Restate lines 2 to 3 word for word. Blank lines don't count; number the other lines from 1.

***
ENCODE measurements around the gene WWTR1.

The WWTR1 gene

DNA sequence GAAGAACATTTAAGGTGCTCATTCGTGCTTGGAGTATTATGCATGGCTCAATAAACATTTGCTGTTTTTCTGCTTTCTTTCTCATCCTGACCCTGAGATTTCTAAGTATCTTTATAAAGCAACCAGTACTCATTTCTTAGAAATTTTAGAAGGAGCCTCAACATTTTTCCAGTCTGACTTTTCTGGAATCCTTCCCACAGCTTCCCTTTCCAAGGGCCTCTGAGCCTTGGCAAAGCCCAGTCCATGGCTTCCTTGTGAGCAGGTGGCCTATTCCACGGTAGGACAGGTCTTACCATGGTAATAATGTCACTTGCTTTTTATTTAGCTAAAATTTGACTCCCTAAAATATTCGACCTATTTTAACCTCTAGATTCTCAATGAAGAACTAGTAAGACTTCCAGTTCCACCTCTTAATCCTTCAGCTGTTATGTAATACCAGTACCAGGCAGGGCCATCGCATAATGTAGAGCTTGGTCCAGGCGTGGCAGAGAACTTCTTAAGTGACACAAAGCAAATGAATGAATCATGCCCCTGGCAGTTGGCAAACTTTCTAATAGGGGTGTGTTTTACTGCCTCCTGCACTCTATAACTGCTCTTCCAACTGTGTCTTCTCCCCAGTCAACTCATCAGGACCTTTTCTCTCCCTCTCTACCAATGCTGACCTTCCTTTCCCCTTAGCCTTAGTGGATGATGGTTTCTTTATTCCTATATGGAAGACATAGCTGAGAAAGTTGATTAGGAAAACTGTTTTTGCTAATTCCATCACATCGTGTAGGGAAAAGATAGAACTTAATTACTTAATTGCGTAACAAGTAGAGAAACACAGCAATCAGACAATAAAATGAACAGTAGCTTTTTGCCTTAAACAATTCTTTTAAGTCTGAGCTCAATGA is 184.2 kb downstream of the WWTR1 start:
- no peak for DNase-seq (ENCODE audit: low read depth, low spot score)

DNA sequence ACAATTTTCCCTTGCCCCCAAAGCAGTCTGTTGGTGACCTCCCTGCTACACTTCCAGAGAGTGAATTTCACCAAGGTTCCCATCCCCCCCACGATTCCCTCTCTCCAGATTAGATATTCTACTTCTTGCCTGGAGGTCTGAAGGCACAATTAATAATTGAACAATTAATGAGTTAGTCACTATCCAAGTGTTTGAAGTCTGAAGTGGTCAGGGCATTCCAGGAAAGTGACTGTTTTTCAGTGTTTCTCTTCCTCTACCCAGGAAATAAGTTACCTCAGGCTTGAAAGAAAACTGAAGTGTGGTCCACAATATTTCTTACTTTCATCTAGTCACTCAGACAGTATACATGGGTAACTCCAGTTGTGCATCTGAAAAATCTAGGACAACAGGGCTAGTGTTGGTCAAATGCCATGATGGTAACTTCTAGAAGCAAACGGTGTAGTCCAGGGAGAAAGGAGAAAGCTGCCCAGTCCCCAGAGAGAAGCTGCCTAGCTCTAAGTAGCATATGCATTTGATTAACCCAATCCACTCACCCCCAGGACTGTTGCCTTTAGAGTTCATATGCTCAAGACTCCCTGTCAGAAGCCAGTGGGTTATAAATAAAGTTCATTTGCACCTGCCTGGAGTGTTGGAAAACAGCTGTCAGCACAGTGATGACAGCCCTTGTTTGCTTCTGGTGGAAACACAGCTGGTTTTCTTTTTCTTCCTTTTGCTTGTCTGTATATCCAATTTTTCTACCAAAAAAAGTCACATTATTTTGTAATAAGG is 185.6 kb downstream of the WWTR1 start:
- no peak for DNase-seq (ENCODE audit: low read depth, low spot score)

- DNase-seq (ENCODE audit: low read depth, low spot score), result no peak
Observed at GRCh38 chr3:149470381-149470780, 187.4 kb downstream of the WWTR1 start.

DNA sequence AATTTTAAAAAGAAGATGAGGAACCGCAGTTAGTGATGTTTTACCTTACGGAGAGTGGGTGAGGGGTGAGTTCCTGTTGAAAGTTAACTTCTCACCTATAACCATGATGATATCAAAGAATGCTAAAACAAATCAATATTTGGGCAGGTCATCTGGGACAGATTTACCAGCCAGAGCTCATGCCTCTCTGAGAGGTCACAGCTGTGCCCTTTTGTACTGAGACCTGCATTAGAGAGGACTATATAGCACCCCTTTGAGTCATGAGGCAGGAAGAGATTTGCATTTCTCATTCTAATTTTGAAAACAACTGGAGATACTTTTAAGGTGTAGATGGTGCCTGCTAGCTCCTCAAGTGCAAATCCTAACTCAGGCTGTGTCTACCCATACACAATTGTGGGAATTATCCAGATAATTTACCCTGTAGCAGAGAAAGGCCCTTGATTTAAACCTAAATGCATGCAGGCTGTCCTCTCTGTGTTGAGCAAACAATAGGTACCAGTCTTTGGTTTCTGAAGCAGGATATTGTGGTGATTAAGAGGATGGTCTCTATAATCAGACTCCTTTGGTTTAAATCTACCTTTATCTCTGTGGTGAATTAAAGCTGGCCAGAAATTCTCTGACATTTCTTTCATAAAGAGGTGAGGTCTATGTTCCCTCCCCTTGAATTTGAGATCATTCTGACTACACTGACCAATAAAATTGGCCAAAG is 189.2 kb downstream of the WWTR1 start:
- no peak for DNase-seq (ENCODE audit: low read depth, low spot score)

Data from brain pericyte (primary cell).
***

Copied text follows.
The WWTR1 gene

DNA sequence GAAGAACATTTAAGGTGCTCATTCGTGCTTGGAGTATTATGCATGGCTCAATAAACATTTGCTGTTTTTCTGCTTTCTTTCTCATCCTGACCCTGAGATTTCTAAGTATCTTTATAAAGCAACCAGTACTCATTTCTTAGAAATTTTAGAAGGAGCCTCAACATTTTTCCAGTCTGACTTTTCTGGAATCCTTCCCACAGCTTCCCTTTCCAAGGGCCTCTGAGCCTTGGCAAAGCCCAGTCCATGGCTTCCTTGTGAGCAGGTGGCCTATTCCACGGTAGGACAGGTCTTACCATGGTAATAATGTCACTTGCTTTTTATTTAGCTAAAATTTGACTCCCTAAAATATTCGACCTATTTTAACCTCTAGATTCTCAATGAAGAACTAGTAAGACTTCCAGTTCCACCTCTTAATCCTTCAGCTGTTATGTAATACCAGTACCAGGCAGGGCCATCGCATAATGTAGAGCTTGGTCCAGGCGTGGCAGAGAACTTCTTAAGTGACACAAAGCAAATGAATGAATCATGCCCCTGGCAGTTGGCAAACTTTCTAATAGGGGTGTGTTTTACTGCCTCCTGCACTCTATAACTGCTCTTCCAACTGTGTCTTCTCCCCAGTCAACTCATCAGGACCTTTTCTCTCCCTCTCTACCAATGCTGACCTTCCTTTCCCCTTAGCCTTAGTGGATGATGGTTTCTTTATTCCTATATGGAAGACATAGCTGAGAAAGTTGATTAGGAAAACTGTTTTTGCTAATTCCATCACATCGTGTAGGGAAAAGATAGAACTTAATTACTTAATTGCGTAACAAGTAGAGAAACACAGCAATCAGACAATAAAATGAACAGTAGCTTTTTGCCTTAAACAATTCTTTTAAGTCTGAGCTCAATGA is 184.2 kb downstream of the WWTR1 start: